In Dungog we re-fuelled, the only petrol station I have come across where you ride onto the footpath to park and fill up.

The bakery here has scones, pasties, sausage rolls and pies to die for. The pastry so fine and soft that you can inhale it. And choke, as I did, much to Lin's amusement. A girl at the next table was also choking on the super fine pastry. It literally melts in your mouth.
One of Shalako's rain clouds followed us for a while.

But eventually decided this was a bridge too far.

We passed some rather odd looking vehicles in a field. Two blokes dressed in silver suits with helmets much too big for their heads inquired of us if this was Alpha Centuri?
I said no. One said to the other..I told you so. They thanked us and were walking back to thier vehicles as we left. :D It's a big universe, easy to get lost I suppose.

When we saw the timber log pub of Wollomi we knew we only had a couple of hours to go until we reached Sydney.

The place was full of WPP's, Wollomi Pub Posers. Everyone (except us) were on pristine clean and shiny road bikes. They were all dressed in expensive leather jackets and riding suits.
We, on the other hand, were on bikes covered in four weeks worth of dust and mud and grime and a million dead insects, and that's pretty much what our helmets and riding clothes looked like as well.
Other riders did double takes at us and our bikes.
Ours had all the touring luggage on, no one else's did.
Unlike other bikers we had met on the road during our travels none of this lot as much as said G'day.
I think they were over-awed. I said as much to Lin.

We had some food and a drink then re-mounted for the final leg back to our home on the southern outskirts of Sydney.
With the exception of a couple of days here and there back at home we'd been on the road for almost four weeks.
The first week I was struggling to manage an hour on the bike at a time.
The second week I was doing pretty well, it all caught up with me that fourth week on the road to Lightning Ridge.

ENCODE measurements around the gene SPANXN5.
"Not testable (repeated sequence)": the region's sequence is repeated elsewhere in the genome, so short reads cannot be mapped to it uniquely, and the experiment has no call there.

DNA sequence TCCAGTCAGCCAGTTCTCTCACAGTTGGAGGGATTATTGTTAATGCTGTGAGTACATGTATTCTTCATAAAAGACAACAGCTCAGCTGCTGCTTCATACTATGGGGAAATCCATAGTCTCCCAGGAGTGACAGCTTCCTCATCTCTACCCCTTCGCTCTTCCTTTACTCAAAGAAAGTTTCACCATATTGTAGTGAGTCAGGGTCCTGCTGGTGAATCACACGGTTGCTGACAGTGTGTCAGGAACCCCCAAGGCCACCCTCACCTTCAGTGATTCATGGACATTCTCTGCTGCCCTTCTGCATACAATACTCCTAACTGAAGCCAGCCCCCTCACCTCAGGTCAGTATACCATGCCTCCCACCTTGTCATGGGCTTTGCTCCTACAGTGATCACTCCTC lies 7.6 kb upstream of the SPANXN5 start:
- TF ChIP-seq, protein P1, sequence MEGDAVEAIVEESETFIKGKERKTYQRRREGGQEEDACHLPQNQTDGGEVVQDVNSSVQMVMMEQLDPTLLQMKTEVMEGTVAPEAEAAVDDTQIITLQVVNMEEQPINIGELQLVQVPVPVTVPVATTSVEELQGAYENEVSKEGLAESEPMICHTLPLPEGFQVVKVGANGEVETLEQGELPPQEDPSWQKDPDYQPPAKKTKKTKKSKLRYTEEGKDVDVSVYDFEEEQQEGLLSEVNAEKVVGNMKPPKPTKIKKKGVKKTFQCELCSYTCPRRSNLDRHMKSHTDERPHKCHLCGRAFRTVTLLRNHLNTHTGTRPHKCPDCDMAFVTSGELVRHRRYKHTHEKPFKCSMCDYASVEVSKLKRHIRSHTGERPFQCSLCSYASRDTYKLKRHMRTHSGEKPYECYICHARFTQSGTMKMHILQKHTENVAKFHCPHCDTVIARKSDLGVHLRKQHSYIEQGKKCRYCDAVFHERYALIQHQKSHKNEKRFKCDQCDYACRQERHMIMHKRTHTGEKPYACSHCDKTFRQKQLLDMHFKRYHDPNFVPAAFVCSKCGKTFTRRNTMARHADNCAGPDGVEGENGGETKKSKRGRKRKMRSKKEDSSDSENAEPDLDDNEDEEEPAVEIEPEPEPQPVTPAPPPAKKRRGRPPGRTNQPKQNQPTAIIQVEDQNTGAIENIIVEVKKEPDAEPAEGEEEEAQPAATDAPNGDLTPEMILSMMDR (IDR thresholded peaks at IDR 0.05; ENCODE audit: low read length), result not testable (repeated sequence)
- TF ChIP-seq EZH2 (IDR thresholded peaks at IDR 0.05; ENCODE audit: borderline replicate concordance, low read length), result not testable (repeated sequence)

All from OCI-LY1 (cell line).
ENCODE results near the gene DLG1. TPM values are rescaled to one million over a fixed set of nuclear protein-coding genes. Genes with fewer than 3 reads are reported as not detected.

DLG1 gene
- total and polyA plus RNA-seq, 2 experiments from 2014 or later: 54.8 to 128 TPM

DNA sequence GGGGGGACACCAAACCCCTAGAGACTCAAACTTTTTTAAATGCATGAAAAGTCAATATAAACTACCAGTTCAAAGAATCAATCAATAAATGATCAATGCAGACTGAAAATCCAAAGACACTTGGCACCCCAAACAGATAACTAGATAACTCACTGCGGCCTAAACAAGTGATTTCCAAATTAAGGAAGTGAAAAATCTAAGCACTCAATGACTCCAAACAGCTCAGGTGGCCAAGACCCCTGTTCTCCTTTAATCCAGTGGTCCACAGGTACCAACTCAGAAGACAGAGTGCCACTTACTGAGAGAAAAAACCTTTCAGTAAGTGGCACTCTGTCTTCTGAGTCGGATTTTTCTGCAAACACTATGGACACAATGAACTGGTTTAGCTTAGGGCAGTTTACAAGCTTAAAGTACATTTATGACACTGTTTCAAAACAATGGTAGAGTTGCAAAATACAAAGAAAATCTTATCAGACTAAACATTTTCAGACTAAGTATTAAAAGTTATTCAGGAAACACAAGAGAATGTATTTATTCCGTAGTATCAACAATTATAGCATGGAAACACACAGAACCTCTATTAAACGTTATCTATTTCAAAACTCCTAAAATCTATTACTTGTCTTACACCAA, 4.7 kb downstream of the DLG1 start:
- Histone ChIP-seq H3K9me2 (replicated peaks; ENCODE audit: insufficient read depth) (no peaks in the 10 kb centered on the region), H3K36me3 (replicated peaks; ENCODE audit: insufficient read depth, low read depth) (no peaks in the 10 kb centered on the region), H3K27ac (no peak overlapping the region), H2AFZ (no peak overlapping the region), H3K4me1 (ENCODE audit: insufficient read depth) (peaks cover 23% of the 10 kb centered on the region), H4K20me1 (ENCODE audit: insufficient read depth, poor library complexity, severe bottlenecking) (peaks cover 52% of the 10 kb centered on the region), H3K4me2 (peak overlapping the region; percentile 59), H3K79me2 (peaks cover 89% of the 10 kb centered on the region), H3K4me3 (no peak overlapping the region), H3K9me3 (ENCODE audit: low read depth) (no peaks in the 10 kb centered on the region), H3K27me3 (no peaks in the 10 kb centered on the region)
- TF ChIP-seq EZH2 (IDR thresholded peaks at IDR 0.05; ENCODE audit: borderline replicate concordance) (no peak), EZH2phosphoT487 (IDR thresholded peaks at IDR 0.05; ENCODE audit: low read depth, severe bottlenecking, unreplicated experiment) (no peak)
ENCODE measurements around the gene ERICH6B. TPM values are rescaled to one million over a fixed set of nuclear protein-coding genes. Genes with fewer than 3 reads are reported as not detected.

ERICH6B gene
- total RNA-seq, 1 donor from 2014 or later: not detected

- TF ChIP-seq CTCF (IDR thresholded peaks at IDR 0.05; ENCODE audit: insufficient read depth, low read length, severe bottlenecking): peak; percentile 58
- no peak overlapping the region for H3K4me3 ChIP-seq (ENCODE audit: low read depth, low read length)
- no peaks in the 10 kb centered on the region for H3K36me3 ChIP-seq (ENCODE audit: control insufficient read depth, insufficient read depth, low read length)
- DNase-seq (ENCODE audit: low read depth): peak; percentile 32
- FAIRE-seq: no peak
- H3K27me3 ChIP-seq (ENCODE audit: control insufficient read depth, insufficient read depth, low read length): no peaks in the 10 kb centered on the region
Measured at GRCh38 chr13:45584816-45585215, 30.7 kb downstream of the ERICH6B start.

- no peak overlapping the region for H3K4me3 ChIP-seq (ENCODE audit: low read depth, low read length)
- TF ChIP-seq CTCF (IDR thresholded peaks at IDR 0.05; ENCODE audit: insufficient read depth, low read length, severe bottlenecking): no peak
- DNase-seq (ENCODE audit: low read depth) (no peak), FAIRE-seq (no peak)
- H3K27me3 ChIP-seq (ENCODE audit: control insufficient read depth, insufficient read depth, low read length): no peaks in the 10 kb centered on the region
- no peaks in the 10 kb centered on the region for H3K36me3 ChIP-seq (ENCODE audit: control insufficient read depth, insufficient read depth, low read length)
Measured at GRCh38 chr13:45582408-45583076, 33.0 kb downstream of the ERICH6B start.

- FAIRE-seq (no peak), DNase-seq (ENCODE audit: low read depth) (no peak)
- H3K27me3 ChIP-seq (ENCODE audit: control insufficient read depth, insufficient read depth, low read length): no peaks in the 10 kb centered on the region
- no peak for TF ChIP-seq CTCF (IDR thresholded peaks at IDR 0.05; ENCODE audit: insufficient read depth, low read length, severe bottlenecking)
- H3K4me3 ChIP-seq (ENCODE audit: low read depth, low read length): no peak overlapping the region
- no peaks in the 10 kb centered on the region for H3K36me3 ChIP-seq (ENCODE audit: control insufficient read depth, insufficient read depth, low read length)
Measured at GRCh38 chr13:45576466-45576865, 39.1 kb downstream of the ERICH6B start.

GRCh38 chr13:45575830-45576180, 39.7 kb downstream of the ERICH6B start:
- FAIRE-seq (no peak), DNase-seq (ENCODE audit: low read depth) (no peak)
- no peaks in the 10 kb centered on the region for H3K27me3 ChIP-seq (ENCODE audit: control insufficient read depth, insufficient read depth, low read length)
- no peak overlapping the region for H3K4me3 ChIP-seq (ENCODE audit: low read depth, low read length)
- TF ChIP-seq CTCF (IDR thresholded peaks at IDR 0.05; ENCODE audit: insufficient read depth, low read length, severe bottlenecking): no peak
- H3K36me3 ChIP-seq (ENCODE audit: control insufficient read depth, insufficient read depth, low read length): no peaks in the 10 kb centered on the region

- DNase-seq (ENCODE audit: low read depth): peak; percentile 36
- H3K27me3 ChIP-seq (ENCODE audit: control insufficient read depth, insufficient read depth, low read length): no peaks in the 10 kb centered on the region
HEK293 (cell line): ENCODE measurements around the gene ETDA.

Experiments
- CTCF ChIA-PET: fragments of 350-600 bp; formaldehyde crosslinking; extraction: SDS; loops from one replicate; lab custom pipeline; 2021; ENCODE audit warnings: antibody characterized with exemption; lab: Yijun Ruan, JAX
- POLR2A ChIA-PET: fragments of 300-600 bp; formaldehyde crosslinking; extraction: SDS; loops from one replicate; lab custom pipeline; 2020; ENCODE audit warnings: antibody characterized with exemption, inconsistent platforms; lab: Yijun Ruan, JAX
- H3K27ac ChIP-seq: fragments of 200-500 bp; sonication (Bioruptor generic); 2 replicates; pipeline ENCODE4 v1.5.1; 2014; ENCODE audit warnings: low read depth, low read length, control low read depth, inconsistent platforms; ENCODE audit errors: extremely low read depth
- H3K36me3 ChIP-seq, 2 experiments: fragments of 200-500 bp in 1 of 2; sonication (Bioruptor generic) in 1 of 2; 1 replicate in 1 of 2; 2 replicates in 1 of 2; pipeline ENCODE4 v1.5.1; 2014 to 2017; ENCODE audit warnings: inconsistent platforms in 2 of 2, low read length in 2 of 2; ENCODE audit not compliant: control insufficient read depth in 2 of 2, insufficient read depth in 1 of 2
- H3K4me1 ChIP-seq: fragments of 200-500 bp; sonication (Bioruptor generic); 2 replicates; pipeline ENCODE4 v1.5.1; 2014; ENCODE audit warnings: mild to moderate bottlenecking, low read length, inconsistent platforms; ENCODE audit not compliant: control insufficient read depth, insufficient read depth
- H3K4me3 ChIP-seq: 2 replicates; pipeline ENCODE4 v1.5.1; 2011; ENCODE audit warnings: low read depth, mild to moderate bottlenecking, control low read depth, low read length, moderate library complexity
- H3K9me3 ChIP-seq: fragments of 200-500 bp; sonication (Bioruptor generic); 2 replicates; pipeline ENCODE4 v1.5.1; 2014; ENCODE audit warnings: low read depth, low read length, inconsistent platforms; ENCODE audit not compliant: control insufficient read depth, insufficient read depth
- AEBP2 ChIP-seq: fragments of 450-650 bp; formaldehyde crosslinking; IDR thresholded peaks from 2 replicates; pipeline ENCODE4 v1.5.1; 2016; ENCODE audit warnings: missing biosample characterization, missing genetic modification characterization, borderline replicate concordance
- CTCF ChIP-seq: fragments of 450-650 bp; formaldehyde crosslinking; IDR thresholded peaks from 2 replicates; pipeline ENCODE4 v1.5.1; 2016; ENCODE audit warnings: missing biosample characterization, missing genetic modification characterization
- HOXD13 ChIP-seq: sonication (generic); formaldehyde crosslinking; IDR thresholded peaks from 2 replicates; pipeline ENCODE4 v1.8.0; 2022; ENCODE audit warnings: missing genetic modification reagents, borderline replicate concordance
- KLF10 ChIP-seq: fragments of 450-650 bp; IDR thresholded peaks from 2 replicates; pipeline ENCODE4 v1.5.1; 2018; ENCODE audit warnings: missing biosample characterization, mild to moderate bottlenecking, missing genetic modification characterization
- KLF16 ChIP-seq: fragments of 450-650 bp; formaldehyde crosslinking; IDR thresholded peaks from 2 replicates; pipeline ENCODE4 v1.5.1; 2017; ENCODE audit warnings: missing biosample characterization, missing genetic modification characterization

But I got past that and I reckon Lin was absolutly fantastic, considering she went from a ZZR 250 and a DT 175 to a speed-kitted Ducati 680, complete with luggage, with nothing more than a couple of hours the day before in an industrial car park for practice.
She's a legend! :wink:
It's not just a mode of transport, it's a fking adventure!

Offline Clockwork Orange

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« Reply #4 on: May 30, 2007, 08:39:31 am »
Fantastic, really fascinating.
When in doubt...grab throttle!!!

Offline Ama ride ride

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« Reply #5 on: May 30, 2007, 10:57:15 am »
One of the best touring trip reports in a long time....looks like SouthAfrica is becoming to small for the local WD's....so we awe at your report.

Thanks and keep it up :)
Gewoontlik n@@i ek reguit aan op fyndraai.


Offline Jaqhama

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« Reply #6 on: May 30, 2007, 02:32:38 pm »
In the last hour or so I've added some photos to the ones that were already there.

Ama...Thanks mate...I am frequently awed at some of the WD reports.
It's not just a mode of transport, it's a fking adventure!

Offline Trailrider

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Jaqhama and Shalako-Lin April/May Holiday continued.
« Reply #7 on: May 30, 2007, 02:54:41 pm »
Wow. Great report.  8)

Before long we'll have a South African Wild Dog posting a Aus ride report. Can't take to long before someone here will pop over there with ride reports like these.   :D

Offline Jaqhama

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« Reply #8 on: May 30, 2007, 03:51:04 pm »
Yes I can see it now. :roll:

WD Oz report begins:...Cronulla Beach is great, the women all go around half naked and there's a pub across the road....
Report ends. :lol:  :lol:  :lol:
It's not just a mode of transport, it's a fking adventure!


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« Reply #9 on: May 30, 2007, 05:14:03 pm »
Buccans = Big Rocks.

So either we ride over Buccans or it takes Buccans to ride over them.

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Jaqhama and Shalako-Lin April/May Holiday continued.
« Reply #10 on: May 30, 2007, 06:30:20 pm »
Quote from: "Jaqhama"
WD Oz report begins:...Cronulla Beach is great, the women all go around half naked...

 :D  :D  :D

Wow. Pity there isn't a pub nearby.  :D

Offline Watty

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« Reply #11 on: May 31, 2007, 08:15:49 am »
A big shout of Verrrry nice !, and a little dance for a report of such high standard!